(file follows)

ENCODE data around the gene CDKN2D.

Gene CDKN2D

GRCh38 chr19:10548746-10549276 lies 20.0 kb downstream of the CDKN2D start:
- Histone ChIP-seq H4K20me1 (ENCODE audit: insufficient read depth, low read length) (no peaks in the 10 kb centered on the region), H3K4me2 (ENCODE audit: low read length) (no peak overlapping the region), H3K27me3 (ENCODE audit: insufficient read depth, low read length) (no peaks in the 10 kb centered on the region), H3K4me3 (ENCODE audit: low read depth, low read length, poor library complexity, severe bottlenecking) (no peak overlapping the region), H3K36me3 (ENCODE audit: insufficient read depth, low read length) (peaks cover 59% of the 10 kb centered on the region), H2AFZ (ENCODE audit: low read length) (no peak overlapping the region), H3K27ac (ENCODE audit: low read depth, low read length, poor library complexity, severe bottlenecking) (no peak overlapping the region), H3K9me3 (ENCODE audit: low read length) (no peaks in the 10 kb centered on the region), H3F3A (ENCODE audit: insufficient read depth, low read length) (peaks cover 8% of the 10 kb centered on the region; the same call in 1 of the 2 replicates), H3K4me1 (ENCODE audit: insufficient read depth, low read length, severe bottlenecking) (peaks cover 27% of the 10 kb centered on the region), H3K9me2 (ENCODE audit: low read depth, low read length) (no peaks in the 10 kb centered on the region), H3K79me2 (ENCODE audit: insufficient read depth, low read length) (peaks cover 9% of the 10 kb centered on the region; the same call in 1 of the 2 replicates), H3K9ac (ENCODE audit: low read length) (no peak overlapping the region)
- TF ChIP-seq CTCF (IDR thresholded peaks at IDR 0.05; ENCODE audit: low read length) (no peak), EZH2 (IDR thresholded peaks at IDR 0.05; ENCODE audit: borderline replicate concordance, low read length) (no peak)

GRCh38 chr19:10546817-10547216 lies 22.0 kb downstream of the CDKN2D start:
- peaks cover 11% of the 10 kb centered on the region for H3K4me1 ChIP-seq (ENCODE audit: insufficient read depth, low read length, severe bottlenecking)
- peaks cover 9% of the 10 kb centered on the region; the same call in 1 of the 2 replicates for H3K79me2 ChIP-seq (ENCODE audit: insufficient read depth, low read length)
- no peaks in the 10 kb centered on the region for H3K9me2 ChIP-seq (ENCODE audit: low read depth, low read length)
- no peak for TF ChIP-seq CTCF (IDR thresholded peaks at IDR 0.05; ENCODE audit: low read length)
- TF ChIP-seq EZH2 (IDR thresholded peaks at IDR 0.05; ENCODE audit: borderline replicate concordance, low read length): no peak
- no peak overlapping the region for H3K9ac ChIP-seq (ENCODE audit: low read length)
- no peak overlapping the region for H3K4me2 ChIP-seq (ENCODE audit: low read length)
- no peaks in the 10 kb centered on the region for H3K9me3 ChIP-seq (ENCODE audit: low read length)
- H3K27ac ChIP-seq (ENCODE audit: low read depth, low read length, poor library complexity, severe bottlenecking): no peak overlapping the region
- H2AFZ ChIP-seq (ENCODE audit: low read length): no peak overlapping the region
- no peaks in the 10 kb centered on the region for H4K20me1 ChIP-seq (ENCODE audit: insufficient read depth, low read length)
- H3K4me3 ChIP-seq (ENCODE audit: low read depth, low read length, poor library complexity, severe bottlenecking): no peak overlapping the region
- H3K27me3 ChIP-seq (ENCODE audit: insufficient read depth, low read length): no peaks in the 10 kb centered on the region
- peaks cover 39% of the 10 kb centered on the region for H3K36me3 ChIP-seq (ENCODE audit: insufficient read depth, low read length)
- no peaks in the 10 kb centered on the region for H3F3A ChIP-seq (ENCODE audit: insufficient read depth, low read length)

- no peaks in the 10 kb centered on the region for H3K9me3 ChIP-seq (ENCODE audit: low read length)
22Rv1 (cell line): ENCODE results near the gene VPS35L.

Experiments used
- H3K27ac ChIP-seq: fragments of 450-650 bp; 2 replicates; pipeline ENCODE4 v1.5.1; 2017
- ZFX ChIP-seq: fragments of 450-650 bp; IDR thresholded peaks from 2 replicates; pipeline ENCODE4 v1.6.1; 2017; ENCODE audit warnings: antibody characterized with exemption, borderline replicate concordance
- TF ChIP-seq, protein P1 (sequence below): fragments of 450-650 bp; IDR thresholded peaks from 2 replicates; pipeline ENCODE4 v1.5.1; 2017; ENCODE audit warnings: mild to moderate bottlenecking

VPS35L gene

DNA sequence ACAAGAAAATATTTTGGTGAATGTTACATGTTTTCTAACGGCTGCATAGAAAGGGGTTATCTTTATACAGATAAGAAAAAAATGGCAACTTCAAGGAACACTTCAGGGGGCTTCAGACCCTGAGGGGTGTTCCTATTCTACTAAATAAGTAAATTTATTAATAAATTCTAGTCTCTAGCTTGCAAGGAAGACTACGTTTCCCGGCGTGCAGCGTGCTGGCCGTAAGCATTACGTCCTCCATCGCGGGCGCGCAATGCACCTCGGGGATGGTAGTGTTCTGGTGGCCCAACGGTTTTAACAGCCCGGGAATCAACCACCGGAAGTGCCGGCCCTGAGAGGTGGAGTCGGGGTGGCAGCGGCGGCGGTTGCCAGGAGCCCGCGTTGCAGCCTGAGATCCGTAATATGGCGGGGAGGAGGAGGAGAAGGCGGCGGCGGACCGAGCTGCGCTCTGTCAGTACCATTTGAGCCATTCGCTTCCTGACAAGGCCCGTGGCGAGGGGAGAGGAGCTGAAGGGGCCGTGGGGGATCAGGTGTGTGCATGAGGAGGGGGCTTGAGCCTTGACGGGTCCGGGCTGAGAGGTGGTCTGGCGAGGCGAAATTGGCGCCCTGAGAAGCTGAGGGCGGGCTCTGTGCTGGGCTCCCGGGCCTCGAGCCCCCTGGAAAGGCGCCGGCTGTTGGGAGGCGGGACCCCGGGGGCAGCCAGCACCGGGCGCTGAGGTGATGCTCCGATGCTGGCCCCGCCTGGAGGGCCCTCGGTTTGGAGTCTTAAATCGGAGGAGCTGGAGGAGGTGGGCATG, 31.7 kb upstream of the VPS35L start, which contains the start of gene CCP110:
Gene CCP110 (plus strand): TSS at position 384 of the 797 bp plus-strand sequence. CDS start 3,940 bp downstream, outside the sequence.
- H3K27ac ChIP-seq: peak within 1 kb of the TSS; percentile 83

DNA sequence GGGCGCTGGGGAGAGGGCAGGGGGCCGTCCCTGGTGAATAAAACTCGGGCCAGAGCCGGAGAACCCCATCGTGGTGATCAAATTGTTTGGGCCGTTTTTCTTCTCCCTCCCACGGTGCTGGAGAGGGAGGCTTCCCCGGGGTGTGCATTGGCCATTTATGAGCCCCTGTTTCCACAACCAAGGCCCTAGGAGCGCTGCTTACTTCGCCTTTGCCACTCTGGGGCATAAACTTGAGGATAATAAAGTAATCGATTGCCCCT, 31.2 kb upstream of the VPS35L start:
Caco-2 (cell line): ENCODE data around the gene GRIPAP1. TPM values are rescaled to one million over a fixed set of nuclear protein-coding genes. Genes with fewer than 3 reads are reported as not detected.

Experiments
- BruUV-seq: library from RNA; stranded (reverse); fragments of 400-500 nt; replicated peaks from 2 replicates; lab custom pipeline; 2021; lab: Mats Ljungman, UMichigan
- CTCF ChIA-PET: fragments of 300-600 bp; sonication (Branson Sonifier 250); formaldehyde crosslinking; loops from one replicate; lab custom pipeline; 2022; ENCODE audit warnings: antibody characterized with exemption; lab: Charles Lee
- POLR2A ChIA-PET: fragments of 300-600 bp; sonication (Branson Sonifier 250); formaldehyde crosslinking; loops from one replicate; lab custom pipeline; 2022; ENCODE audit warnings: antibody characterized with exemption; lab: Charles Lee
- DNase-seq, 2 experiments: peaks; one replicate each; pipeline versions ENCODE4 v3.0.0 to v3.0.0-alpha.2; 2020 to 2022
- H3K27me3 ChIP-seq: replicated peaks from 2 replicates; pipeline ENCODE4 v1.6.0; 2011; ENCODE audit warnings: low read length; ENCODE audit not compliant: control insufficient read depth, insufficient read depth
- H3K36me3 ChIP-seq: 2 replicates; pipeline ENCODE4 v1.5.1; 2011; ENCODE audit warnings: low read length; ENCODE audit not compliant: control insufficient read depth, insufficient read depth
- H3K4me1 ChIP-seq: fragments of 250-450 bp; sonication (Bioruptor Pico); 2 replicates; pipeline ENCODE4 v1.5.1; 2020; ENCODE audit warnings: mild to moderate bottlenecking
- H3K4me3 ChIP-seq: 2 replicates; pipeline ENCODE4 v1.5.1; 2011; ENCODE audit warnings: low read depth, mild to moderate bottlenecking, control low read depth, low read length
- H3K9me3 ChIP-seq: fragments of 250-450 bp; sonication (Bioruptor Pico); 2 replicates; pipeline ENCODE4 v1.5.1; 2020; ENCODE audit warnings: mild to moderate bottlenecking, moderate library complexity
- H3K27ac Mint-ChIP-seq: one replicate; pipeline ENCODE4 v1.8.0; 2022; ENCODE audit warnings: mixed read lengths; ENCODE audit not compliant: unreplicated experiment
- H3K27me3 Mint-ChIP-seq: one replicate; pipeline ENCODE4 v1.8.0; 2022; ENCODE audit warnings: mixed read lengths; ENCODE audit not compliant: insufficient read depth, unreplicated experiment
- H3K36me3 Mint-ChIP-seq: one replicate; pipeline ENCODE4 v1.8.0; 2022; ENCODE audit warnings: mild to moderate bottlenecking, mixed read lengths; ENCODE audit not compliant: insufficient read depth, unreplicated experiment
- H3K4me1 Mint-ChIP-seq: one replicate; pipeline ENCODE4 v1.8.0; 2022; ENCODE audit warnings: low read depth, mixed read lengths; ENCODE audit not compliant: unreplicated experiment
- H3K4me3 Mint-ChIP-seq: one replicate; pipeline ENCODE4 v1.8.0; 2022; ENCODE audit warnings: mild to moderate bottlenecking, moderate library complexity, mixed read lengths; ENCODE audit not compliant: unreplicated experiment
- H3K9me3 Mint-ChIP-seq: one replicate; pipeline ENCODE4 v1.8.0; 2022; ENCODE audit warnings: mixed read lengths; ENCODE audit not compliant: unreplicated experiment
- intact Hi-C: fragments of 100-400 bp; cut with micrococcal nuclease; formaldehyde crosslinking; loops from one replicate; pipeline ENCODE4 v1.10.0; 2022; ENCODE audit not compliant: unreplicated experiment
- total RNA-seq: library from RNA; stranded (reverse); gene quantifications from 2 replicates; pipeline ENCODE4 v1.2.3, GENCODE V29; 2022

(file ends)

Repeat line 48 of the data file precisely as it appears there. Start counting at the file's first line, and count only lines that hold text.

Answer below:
- H3K4me3 Mint-ChIP-seq: one replicate; pipeline ENCODE4 v1.8.0; 2022; ENCODE audit warnings: mild to moderate bottlenecking, moderate library complexity, mixed read lengths; ENCODE audit not compliant: unreplicated experiment